VISIT COLLEGES YOU’RE INTERESTED IN.
Time to set up your college visits. When you go, try to see as much as you can when you’re there – sit in on classes, meet with students, professors and admission and financial aid counselors, visit a club or sports event and stay overnight in a dorm if possible. Be prepared to ask questions and take a camera with you.
TALK TO YOUR FAMILY ABOUT PAYING FOR COLLEGE.
This shouldn’t be the first time you’ve had this discussion, but it’s a good time to have it again. Discuss what works best for you and your family. Consider taking the time to apply for more scholarship opportunities, if you haven’t already.
MEET WITH YOUR COUNSELOR.
Hopefully, you’ve been using your counselor as a resource throughout all of high school, but if not, know is the time. He or she can help you understand college requirements better, find colleges that are the right fit for you, even help you get recommendations.
CONSIDER RETAKING THE ACT OR SAT.
You’ll probably have taken your SAT and ACT during junior year, but it’s not too late to do so at the beginning of senior year. You can retake some tests to improve your scores. You can also take additional tests, such as the SAT subject tests to boost your application or if it is required by your college.
REQUEST RECOMMENDATIONS AND TRANSCRIPTS.
Give enough time for people to complete their recommendations and work with them. Review your transcript to make sure it’s accurate, though your counselor or your school will send the official transcript to your colleges.
COMPLETE YOUR FAFSA
The FAFSA is key to getting aid. Seniors applying for Fall 2017 should complete it as soon after October 1st so you can to qualify for as much financial aid as possible. After completing the FAFSA, you will get your financial aid report which lists the various types of financial aid you are eligible to receive.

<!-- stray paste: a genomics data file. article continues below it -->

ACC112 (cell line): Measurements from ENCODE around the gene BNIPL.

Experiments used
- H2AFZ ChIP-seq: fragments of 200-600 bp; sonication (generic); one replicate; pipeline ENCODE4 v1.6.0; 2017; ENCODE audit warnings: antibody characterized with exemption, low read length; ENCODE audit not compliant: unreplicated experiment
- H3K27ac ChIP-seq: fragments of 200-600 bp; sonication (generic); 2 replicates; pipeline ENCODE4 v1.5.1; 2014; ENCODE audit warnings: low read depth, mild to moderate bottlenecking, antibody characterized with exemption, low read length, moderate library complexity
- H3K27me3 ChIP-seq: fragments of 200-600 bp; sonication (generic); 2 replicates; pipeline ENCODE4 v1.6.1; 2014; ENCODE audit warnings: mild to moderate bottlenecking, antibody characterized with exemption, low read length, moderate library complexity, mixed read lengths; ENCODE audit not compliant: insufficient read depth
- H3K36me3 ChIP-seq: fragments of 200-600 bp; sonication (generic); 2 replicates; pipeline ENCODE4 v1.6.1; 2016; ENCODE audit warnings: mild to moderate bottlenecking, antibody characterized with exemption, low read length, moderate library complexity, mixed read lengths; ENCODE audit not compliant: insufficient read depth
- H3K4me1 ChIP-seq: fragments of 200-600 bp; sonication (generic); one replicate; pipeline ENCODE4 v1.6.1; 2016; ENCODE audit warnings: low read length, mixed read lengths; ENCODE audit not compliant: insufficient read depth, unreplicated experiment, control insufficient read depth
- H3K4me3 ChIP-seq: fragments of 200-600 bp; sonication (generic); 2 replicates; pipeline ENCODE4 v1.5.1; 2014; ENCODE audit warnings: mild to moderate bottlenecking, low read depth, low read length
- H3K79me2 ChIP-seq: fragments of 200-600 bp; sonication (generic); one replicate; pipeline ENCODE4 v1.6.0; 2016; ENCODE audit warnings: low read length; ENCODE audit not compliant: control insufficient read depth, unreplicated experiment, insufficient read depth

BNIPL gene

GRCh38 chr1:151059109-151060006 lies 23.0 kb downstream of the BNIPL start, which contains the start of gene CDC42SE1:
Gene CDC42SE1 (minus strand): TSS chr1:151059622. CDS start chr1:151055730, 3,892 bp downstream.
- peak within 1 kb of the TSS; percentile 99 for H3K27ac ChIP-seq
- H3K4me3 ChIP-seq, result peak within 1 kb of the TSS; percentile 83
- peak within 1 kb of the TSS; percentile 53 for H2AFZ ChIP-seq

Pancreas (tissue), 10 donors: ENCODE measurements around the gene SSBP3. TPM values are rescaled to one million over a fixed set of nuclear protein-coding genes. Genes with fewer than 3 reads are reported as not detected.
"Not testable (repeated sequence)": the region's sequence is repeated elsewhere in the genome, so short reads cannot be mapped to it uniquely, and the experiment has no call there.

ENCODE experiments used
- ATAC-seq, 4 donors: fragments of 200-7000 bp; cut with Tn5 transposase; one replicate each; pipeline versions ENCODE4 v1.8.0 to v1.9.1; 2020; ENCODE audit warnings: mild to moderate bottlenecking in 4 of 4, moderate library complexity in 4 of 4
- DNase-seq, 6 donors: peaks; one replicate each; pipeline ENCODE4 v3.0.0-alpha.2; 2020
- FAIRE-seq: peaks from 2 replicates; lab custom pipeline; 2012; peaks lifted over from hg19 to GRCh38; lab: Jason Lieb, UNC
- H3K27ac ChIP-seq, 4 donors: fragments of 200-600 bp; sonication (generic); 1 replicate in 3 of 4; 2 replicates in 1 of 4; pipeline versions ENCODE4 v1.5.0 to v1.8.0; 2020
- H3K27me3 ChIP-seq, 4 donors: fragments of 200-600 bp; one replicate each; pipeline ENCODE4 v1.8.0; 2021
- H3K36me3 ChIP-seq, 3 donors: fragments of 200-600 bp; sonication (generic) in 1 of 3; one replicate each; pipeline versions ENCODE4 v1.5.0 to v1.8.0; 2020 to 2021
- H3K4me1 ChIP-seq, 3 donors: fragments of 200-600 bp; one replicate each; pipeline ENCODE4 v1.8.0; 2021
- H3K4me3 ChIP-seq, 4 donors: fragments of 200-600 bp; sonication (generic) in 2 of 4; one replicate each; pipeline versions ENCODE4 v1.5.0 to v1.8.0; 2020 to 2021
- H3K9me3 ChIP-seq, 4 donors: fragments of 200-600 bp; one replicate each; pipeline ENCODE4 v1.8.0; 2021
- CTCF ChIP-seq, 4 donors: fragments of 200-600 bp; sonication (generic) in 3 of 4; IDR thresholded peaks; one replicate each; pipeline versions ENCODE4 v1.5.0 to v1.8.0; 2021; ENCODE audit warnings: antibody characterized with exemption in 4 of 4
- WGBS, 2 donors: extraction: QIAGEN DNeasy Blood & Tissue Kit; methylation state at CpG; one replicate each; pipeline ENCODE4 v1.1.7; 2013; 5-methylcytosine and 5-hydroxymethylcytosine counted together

APPLY FOR SCHOLARSHIPS
There’s still time to apply for scholarships. Look for local or outside scholarships (your counselor can help). Check with your family’s employers and see what they offer. Don’t miss out on national scholarships either, which are often sponsored by large companies. Colleges themselves often offer scholarships as well, and this is usually outlined in the financial aid package.
WRITE YOUR COLLEGE ESSAY.
Not all, but most college applications, require an essay. They can range from very general such as describe yourself or explain why you want to attend that specific college to explore a topic/issue. Checking the applications at the school you want to attend in advance will help know what essay or essays you’ll need to write. Be honest and specific, while writing in your own voice. Make sure to have a parent or teacher proofread your essay to catch any mistakes.
Review financial aid offers early.
Colleges send financial aid award letters to tell you how much and what kinds of aid they are offering you. Discuss with your family what works best for your goals and your financial situation. You can always contact a financial aid office if you have questions.
COMPLETE AND SUBMIT YOUR COLLEGE APPLICATIONS.
Applications can require forms, transcripts, test scores, essays, letters of recommendations, portfolios, auditions or interviews, or more. Find out in advance what the colleges you are applying to need. Keep track of those deadlines and make sure to get everything done before then. Doing a little each day makes it a lot easier and you won’t rush through your applications and make mistakes. Don’t wait until the last minute to send mailings – send application materials weeks ahead of time if you can.
CONGRATULATIONS! CHOOSE A COLLEGE AND ACCEPT AN OFFER.
Once you’ve chosen your college, you have to accept their offer by the deadline and submit any necessary paperwork. Then, you’ll also need to send in any deposits to secure housing or for tuition.